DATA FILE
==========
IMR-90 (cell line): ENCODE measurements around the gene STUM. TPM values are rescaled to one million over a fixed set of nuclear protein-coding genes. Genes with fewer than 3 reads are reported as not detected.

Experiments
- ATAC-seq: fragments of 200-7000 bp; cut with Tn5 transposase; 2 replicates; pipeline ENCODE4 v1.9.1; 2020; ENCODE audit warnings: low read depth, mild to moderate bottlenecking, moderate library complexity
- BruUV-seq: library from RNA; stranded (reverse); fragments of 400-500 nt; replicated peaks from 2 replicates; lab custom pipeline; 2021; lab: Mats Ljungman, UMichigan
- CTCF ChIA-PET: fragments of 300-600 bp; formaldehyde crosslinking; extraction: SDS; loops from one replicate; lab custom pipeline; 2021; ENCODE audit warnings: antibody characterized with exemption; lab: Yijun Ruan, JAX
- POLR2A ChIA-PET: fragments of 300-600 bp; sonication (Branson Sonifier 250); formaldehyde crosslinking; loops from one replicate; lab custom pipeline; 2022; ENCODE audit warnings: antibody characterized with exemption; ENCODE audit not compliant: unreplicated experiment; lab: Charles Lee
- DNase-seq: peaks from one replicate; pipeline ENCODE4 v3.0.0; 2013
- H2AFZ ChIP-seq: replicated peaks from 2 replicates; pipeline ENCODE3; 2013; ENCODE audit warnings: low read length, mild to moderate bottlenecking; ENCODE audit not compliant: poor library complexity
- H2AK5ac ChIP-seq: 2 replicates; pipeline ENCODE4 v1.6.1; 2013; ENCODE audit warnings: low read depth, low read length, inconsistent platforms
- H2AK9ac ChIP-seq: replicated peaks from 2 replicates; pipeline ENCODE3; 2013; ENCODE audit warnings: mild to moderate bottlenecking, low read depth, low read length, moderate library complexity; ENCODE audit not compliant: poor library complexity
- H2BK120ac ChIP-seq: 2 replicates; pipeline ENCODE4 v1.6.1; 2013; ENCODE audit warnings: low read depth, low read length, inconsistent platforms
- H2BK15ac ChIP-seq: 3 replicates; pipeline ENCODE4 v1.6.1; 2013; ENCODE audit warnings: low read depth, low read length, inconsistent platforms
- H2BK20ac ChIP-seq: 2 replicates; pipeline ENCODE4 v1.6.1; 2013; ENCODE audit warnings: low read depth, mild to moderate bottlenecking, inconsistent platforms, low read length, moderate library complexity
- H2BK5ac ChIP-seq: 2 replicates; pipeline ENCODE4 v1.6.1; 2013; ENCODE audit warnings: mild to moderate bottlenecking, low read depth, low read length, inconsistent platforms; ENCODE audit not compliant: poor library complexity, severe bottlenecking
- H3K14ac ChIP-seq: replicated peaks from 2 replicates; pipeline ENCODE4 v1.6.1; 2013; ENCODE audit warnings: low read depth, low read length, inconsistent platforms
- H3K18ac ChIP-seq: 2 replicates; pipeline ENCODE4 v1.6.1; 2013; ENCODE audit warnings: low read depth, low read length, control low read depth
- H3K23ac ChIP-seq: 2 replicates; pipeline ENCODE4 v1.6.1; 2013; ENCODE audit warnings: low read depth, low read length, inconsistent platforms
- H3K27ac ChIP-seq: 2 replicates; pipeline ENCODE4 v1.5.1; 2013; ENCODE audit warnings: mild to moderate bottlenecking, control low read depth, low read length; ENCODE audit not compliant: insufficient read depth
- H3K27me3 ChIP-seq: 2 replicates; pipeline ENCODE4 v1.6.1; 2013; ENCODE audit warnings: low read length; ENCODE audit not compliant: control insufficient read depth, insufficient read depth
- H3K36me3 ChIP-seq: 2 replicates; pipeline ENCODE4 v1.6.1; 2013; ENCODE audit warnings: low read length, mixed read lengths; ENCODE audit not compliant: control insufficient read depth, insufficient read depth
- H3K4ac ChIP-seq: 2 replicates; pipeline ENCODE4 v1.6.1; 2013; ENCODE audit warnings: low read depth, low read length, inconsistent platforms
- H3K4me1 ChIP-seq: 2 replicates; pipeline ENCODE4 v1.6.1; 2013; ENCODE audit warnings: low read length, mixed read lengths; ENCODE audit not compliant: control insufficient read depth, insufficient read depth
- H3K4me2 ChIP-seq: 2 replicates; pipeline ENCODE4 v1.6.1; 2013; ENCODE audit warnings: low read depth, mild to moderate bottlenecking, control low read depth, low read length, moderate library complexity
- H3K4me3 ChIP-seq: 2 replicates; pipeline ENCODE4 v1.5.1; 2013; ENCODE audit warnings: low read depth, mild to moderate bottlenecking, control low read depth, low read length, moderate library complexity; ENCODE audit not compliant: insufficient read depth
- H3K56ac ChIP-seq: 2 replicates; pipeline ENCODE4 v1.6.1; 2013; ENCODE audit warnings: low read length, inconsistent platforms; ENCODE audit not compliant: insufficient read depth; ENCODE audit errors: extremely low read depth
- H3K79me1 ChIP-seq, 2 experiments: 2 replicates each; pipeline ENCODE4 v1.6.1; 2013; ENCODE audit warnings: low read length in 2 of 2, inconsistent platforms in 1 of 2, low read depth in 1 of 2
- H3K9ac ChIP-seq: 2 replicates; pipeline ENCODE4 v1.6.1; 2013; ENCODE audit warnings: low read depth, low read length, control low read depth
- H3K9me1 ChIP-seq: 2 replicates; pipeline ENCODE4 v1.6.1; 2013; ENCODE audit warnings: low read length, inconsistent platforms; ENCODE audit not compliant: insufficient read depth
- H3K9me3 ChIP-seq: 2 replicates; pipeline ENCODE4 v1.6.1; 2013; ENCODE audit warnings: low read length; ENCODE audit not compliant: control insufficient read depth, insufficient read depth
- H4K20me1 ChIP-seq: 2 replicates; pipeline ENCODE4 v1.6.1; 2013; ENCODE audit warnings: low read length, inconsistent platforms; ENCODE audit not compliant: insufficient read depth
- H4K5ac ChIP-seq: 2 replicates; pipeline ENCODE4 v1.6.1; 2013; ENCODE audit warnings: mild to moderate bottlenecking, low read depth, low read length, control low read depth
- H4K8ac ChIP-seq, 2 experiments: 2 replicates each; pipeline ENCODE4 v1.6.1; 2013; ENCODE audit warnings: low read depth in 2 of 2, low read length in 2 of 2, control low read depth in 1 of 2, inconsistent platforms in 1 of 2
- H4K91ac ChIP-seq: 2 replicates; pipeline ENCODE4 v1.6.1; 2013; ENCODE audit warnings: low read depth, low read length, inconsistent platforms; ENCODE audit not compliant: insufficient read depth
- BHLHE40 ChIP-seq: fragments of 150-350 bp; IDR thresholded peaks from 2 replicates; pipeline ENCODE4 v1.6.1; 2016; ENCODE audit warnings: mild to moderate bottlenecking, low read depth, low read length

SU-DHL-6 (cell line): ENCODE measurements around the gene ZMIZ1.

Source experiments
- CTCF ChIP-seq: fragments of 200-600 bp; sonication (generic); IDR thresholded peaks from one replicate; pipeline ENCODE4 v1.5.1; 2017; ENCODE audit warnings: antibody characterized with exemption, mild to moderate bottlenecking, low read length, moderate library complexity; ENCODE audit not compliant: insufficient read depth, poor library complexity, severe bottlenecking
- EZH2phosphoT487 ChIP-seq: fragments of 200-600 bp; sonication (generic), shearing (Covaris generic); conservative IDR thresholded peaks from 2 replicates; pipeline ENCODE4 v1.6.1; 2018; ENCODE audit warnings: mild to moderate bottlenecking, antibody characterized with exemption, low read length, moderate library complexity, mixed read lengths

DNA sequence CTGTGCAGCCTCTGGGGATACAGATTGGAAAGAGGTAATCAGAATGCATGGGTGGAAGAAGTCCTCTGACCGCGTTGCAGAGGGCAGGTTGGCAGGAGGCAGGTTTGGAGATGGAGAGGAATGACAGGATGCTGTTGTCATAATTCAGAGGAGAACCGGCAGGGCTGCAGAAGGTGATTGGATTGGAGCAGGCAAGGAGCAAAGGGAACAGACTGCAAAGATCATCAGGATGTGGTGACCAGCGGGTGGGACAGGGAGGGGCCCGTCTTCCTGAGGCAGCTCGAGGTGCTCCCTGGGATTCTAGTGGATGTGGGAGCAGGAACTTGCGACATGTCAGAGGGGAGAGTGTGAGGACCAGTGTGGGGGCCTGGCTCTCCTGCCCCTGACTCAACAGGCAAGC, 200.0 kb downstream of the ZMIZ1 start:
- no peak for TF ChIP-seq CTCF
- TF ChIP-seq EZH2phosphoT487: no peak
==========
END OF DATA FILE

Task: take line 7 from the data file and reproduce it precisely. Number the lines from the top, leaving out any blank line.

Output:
- DNase-seq: peaks from one replicate; pipeline ENCODE4 v3.0.0; 2013